2. The Gray-Locked One

Once upon a time there lived a very important Prophet called Ibraheem. When his baby Ismaeel was born, Allah asked Prophet Ibraheem to take the baby and his mother to a certain place in the desert and leave them there. Hajar, the baby’s mother, knew that Allah would take care of them so when the baby began to cry with thirst, she climbed up a nearby hill to look for water, or for travelers that carried water. She hurried seven times between two hills climbing up, so she could look in every direction for water. Suddenly the baby stopped crying. Hajar rushed to him and found to her surprise that a spring of water had started to gush where baby Ismaeel was kicking his feet. And that was the beginning of Zamzam!

Birds saw the water and flew towards it to drink. People saw the birds flying and they followed them to the water. They asked Hajar if they may live there and she said, yes. They built their houses next to the water and that was the beginning of the city of Mecca! 

Prophet Ibraheem would visit his family in this city. When Ismaeel grew older, Allah told Prophet Ibraheem to build the Kaba. So together they raised its walls and ever since, people have loved to go and visit the Kaba and go around it in worship, and drink from Zamzam.

Ismaeel became a Prophet; and later his sons and their sons lived in Mecca. Time passed and people began to forget what the Prophets taught.  An angry tribe buried Zamzam and no one knew where it was. For a long time, people remembered there used to be a well close to the Kaba but they did not know where. Some people began to think it was just a story people told.

Many years later, there lived a man who had a special job in Mecca. He fed the pilgrims that came to the Kaba, and gave them water. He dug many wells, so the visitors would have enough to drink, and he was a very generous man. His name was Hisham, and he made his money through trade. Merchants in Mecca travelled to Sham in the summer, and to Yemen in the winter, buying and selling to make money. On one of his trips, Hisham stopped in the city of Yathrib and married an important woman there, called Selma. Shortly after, he left with his caravan and died on the way. Selma gave birth to a baby boy. She named him Shaybah –  meaning gray-haired –  because the baby had a white lock that stood out against the rest of his black hair.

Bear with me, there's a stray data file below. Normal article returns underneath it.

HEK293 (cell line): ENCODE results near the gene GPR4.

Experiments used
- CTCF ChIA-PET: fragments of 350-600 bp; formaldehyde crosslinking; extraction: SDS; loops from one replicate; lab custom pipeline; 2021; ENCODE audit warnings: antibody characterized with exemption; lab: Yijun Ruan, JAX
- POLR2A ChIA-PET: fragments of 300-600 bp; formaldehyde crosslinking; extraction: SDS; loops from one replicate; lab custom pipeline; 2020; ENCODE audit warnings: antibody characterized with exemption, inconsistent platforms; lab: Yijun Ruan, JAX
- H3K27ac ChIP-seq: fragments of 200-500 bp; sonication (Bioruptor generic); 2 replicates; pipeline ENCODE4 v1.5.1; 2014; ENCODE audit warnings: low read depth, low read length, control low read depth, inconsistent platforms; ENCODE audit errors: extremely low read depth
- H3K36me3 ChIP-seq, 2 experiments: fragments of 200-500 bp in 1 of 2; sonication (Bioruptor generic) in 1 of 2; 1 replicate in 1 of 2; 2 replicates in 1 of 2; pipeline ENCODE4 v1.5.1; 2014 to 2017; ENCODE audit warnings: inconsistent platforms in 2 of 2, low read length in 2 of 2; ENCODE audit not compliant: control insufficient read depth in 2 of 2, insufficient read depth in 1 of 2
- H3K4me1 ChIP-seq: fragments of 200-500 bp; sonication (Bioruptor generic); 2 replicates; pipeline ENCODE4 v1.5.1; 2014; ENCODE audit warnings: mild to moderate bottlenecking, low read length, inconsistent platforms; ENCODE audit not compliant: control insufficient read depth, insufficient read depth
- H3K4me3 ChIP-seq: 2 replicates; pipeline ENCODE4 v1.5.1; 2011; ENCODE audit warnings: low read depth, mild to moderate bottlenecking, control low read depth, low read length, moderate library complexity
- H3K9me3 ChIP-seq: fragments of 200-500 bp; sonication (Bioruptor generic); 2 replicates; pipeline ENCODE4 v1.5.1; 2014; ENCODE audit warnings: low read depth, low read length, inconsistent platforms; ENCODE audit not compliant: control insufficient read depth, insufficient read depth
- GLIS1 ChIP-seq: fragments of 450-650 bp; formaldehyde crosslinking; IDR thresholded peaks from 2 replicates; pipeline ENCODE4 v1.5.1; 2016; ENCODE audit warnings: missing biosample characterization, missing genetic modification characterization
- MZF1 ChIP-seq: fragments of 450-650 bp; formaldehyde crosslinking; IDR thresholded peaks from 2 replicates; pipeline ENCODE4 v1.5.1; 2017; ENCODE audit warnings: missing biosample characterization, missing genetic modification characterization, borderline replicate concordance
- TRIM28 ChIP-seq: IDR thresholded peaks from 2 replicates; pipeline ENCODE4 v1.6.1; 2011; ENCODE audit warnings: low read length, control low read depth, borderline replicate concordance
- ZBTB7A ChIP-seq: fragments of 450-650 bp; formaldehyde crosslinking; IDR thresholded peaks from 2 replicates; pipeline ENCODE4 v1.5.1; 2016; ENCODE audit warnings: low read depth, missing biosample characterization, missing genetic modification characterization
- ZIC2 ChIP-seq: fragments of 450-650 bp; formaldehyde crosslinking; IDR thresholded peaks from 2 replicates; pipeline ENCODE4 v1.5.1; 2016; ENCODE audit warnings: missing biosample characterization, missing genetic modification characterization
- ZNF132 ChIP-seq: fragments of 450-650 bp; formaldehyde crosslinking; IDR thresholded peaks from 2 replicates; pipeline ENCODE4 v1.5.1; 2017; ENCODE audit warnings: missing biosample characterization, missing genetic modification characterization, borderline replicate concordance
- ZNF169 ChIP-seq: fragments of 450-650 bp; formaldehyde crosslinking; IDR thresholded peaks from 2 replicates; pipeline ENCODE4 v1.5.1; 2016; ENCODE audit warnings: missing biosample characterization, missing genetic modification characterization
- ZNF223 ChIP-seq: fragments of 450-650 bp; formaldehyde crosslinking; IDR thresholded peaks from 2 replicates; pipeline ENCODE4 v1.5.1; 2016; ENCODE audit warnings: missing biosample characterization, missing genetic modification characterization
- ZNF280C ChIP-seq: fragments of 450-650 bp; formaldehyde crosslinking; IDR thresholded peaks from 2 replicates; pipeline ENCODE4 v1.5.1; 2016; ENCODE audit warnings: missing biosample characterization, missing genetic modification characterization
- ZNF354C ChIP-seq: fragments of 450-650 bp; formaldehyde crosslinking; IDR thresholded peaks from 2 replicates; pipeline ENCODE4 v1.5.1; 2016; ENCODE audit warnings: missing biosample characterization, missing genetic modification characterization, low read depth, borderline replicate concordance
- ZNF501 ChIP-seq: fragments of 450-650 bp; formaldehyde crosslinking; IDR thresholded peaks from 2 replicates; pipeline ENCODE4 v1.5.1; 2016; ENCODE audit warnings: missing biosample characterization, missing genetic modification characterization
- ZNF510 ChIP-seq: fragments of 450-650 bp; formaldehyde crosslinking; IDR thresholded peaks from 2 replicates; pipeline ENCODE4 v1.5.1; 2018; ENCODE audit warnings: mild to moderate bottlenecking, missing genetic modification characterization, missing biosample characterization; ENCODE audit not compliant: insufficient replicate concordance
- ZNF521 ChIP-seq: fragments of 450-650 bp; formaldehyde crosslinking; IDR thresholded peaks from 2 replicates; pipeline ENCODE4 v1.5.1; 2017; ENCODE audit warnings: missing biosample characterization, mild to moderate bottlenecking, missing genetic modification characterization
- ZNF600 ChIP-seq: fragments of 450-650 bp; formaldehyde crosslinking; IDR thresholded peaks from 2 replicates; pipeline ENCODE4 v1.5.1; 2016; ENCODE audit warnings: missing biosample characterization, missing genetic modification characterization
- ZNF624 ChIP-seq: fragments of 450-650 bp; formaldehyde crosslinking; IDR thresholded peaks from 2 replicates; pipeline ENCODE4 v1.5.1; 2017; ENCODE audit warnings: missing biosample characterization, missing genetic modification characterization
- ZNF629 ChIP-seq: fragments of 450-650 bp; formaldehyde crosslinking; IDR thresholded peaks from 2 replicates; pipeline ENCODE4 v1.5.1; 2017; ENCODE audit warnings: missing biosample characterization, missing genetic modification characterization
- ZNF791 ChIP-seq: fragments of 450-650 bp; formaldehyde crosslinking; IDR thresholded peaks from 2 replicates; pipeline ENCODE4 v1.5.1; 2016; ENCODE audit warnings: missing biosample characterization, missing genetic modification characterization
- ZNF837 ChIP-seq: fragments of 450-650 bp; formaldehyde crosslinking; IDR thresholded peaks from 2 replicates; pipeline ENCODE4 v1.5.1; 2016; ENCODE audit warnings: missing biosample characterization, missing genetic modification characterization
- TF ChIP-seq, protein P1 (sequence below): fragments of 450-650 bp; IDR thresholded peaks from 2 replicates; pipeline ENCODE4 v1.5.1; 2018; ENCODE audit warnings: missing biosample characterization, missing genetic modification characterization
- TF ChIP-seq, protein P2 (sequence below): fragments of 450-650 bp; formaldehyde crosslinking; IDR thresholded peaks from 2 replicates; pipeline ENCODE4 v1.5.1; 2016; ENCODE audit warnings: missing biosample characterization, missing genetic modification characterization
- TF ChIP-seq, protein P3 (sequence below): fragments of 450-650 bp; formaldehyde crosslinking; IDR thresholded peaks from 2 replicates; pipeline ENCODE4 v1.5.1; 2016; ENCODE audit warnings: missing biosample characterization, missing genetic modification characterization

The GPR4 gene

After Hisham died, his brother Al-Muttalib took over the feeding and watering of the people that came to the Kaba. When he heard that his brother had a son in Yathrib, he went with a group of men from Mecca to find him. As soon as Al-Muttalib saw the young boy, he recognized him, for he looked just like his own brother Hisham (the child’s father). Al-Muttalib gave young Shaybah rich clothing and asked him to come back to Mecca with him. Shayba refused to go without his mother’s permission. Shayba’s mother only agreed after she was told how her son had an important position to fill in Mecca.

When the people of Mecca saw Al-Muttalib returning with a young boy riding behind him, they thought he had bought a slave so they called out to him, “Abd Al-Muttalib, Abd Al-Muttalib;” (meaning slave of Al-Muttalib). Al-Muttalib became angry and explained that this was his nephew, but the name stuck.

Abdul-Muttalib grew to be as generous and as noble as his father and uncle. People loved him and praised him so that he was called the ‘Praised Gray-Locked One’, he was also called ‘The Generous’ and he was called the ‘Feeder of the Birds of the Sky’ because each day he would take some of his food to the top of the mountain for birds and beasts to feed upon. He was so loved and respected that when Al-Muttalib died, Quraish chose him to be responsible for the watering and feeding of the people who would come to visit the Kaba. 

One night, Abdul-Muttalib had a dream telling him where to dig for the forgotten well of Zamzam. No one believed him or agreed to help him, but his only son. That made him sad. “If only a person’s sons will help him, then I wish I had many sons,” he thought. So Abdul-Muttalib made a promise that if God gave him ten sons to stand by him, help him, and make him strong, he would sacrifice one of them to God. That is how he thought he would thank God. Sure enough, that happened! Time passed and the number of sons that were born to him reached ten; and when they were grown, Abdul-Muttalib told them of his promise and that it was time for him to keep his word to God. But who would he choose? 

To be fair, he wrote their names on ten thin sticks for the keeper of the idol Hubal to choose from. His son Abdullah’s name was chosen, and so with a heavy heart, he went to sacrifice him. Abdul-Muttalib loved his son Abdullah very much. So, when Abdullah’s brothers and his maternal uncles stopped him saying, “Wait, we have a plan!” He agreed to listen.